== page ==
Are octo's sensitive to sound?

Discussion in 'Physiology and Biology' started by Omega, Nov 24, 2011.

  1. Omega

    Omega GPO Registered

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    Hi guys, I know I've been MIA for a while but I'm considering setting up a new octo tank and was wondering how sensitive octos are to sound? The only room I have available for one would be in the same room as my "theater." I wasn't sure if octos would be sensitive to surround sound in a room..I watch a lot of loud actions films.
     
  2. DWhatley

    DWhatley Cthulhu Staff Member Moderator

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    Somewhere, and I will see if I can google to find it, we had a good discussion on this that included the frequency ranges that octopuses "hear" (older thinking suggested the did not have an "ear" but more recent studies found an equivalent and tested for frequencies that can be detected). As I recall the member was concerned about keeping an octopus where he played an instrument but I don't remember the details.

    Here is one of the discussions that leads to the announcement of proving they CAN hear but not the discussion I am trying to find.

    I think this is the thread I was recalling but there is less discussion than I remembered.
     
  3. CaptFish

    CaptFish Colossal Squid Staff Member Moderator

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    I play video games loud and i blast movies on my surround sound that is in the same room as all my octos, I live in a one room house, and it has never seemed to bother them.
     
  4. Level_Head

    Level_Head Vampyroteuthis Registered

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    As I recall, the octopus species that were tested have a relatively modest hearing ability, centered around 600Hz. The range is narrow (and somewhat lower than the 1500Hz range for one tested squid species). They don't have ears, per se, but hear through vibrations picked up by sensitive hairs in the statolith, the same organ that gives the octopus an extraordinary sense of gravity and acceleration.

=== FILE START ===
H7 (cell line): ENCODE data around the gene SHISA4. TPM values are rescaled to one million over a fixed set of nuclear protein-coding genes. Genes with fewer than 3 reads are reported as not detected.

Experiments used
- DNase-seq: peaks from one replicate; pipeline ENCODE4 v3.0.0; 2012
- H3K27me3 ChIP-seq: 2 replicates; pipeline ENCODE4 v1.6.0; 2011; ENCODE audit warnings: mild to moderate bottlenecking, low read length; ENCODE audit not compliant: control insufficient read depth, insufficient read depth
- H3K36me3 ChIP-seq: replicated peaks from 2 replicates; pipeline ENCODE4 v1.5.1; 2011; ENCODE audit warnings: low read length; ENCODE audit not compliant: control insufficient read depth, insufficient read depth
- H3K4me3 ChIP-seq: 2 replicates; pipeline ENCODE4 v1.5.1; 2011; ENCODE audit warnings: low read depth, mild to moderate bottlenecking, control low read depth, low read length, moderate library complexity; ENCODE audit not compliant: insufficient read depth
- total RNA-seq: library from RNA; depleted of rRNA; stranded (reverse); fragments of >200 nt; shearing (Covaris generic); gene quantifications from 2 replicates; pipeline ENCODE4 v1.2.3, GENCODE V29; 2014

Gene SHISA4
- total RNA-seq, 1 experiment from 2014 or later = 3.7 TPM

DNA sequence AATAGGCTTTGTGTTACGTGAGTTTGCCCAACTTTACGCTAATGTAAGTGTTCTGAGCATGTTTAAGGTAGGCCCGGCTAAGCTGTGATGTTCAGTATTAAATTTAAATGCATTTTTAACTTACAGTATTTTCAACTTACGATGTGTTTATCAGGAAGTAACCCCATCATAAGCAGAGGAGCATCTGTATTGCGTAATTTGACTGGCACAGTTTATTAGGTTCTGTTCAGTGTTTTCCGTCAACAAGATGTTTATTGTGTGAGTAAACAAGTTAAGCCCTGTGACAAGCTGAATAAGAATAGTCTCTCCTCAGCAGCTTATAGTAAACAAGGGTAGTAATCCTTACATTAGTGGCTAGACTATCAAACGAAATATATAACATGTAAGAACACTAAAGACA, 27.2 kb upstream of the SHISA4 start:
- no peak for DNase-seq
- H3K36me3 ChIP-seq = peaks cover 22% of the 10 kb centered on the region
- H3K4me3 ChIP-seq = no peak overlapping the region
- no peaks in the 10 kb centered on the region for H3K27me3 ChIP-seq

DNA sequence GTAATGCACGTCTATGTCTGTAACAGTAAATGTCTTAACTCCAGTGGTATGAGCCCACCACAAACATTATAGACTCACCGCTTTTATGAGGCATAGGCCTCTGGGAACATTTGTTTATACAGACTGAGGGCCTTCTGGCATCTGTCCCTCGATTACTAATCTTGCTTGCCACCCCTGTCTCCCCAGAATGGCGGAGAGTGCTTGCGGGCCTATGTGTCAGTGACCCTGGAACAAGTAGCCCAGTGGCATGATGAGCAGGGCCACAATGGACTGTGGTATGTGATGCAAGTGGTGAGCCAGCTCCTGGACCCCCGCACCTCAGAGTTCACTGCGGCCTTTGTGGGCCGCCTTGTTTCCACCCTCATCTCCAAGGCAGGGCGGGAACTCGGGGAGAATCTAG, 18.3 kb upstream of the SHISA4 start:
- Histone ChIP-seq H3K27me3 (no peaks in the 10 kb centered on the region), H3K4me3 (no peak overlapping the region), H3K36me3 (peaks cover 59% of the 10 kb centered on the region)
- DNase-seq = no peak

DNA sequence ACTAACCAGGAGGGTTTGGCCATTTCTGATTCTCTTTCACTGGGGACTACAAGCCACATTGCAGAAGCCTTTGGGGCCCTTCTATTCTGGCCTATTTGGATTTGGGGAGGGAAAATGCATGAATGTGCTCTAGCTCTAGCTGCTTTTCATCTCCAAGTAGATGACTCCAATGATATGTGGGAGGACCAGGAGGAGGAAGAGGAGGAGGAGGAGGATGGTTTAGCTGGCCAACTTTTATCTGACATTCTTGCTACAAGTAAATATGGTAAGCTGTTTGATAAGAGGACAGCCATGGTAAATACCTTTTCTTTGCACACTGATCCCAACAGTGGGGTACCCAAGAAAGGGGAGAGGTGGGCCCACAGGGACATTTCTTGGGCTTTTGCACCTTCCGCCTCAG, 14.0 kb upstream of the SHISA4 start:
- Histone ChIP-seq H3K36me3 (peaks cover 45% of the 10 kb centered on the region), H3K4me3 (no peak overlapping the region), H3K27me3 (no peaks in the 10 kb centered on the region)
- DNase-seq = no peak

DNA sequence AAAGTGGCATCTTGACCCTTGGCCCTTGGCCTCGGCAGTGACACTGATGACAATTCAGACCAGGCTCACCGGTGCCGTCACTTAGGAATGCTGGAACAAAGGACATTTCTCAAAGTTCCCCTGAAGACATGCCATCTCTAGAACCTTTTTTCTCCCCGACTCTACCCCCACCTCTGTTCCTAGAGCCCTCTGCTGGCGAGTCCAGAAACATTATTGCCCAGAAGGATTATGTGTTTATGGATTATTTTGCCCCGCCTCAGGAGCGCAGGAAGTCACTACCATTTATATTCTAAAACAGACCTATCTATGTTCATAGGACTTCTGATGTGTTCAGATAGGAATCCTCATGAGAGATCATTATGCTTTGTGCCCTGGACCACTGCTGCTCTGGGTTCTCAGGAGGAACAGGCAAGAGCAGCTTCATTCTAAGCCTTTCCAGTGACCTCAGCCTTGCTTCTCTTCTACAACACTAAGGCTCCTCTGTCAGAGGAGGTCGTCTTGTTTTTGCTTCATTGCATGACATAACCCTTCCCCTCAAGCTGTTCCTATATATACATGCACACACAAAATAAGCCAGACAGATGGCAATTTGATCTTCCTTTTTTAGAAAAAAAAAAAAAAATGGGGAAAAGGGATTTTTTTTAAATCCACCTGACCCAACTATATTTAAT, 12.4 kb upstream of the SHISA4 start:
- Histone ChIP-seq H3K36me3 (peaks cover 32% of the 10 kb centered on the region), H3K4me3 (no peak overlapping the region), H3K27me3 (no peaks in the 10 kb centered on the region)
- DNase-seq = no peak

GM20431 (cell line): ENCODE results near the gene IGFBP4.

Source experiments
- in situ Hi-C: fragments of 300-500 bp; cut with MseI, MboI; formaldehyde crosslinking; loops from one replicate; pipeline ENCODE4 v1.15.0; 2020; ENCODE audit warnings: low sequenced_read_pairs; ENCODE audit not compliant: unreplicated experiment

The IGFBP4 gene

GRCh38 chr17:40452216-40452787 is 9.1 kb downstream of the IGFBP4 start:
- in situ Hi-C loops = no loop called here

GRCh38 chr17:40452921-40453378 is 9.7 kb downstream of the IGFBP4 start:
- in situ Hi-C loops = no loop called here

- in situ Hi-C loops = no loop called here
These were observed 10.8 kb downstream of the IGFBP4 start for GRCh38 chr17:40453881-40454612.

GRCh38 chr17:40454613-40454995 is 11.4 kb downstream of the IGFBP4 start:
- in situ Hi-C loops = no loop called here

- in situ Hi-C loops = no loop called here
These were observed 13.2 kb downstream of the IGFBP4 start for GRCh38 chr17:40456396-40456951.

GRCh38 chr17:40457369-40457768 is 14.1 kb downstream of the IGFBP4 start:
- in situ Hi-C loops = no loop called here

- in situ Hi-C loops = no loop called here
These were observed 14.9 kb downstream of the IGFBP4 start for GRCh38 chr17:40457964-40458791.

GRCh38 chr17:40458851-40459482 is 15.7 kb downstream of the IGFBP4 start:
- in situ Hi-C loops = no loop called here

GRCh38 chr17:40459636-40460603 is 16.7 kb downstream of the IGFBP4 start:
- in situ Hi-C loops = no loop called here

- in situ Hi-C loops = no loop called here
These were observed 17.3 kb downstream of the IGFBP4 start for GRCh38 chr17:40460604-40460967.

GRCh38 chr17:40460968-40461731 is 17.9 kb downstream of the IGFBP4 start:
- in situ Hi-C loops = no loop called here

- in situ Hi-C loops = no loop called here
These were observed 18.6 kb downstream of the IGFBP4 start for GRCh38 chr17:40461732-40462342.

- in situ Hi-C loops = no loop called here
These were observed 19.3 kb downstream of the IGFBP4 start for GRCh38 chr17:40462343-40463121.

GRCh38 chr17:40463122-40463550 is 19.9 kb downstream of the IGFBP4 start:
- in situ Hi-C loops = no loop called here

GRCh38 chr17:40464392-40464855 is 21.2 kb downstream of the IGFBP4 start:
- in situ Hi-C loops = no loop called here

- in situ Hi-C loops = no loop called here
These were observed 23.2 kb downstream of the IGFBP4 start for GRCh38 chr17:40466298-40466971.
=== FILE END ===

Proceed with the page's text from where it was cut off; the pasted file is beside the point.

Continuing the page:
I would not be surprised to find that the hearing ability varies significantly between species of octopus.

    This hearing ability was important to me, as I was working on a novel about a future evolved octopus society, and I wanted to make certain that a limited hearing ability was a reasonable thing. Similarly, I was happy to learn that not all octopuses are colorblind.
     
  5. DWhatley

    DWhatley Cthulhu Staff Member Moderator

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    Speaking of frequencies, does anyone know of tone generating app where you can set the frequency. I would like PlayBook vefsion but would be happy with an android flavor
     
  6. beccalopod

    beccalopod Cuttlefish Registered

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    They most definitely can detect sound, but not the same way we do. Since sound is just vibrations, they feel it that way, the same way we can feel a very loud bass. I would just recommend not using a sub-woofer, and not putting it up so loud that things start to rattle.
     
  7. Level_Head

    Level_Head Vampyroteuthis Registered

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    Thoughts on Octopus Hearing

    They definitely feel the sound, but it is more complex than the way that humans pick up loud bass vibrations. That latter is done through touch/pressure sensing, as the vibrations become low-frequency enough to be perceived as sensate motions of tissues.

    Octopuses (at least some) can feel vibration as you're describing, but that's not the only method. They also have a hearing organ — or at least an organ that seems to provide hearing along with other functions. As with mammals, hearing is connected to balance. In our case, the three-semicircular loops (one each in the X, Y and Z planes) provide sensing of motion, and we adapted that same fluid to pick up vibrations with fine hairs tuned to different frequencies. As I understand it, the octopus (like cephalopods in general) has a small chamber somewhat similar, with bits of mineral resting on fine hairs that are very sensitive to motion of the central piece.